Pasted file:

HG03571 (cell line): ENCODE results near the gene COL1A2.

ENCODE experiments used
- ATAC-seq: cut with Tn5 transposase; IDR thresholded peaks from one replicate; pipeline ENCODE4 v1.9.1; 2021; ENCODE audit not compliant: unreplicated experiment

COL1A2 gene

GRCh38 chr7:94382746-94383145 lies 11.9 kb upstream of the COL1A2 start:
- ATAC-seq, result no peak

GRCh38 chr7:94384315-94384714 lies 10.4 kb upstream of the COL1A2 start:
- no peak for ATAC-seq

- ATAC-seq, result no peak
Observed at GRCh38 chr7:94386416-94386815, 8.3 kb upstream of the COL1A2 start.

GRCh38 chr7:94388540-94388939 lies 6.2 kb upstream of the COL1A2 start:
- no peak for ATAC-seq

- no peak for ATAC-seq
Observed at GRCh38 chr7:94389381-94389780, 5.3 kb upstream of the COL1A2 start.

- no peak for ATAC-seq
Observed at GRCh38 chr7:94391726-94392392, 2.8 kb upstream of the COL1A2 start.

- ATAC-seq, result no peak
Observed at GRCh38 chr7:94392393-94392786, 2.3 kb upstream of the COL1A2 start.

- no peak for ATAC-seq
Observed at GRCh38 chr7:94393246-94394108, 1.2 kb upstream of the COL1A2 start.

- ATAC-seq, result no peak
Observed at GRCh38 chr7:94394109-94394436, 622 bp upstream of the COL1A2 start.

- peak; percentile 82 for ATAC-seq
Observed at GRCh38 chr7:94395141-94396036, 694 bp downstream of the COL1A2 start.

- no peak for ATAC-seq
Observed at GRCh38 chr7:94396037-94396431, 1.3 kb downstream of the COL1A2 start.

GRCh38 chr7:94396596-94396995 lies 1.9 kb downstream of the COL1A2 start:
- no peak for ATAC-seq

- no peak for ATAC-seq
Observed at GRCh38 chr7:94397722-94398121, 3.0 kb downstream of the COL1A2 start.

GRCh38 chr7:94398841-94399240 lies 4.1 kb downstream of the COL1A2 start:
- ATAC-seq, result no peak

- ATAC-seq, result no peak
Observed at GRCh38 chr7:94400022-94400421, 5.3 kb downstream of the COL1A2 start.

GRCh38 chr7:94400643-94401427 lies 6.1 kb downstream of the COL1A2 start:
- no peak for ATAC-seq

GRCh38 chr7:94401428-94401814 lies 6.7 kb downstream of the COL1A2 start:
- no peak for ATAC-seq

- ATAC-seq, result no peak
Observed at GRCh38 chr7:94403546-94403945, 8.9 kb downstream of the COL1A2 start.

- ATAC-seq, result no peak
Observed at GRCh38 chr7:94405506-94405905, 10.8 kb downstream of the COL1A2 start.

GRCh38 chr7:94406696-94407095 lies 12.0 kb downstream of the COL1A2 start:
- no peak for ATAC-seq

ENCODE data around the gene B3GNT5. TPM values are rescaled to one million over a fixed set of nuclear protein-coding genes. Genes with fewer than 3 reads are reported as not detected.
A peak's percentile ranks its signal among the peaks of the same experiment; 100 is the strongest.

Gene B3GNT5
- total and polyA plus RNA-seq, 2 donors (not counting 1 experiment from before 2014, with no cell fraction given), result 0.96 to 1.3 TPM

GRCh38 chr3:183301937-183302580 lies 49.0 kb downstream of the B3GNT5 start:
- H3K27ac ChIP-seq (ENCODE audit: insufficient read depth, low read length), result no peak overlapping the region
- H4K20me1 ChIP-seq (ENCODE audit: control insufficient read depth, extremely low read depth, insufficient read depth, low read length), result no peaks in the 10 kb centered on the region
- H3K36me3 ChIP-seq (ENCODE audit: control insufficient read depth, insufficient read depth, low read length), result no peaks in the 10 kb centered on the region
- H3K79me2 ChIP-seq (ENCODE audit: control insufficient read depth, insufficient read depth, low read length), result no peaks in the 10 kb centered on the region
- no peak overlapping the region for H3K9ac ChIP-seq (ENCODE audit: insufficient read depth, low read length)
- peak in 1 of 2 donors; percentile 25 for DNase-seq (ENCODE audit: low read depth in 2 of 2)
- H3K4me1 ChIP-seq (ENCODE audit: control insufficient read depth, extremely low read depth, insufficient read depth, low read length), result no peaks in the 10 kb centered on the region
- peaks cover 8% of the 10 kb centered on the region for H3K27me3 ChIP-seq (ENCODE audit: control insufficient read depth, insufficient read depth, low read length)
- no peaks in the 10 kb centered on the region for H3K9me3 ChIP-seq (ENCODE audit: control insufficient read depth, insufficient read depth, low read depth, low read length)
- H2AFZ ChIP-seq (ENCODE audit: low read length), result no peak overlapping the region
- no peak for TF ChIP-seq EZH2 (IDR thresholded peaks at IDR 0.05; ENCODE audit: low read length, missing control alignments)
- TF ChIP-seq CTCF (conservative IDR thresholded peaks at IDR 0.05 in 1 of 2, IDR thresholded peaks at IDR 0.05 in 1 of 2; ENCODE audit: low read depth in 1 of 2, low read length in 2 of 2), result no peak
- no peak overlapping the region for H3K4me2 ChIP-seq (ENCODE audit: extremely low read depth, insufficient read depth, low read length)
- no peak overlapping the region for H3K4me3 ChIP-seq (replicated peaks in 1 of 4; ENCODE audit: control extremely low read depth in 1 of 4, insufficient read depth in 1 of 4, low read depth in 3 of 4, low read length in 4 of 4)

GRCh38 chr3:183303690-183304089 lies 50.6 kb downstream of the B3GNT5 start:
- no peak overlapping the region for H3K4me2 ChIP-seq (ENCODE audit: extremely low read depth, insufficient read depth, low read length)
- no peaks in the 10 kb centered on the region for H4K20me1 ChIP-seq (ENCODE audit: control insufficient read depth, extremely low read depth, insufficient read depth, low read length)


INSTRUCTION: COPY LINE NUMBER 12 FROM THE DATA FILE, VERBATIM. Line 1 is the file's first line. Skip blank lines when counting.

- no peak for ATAC-seq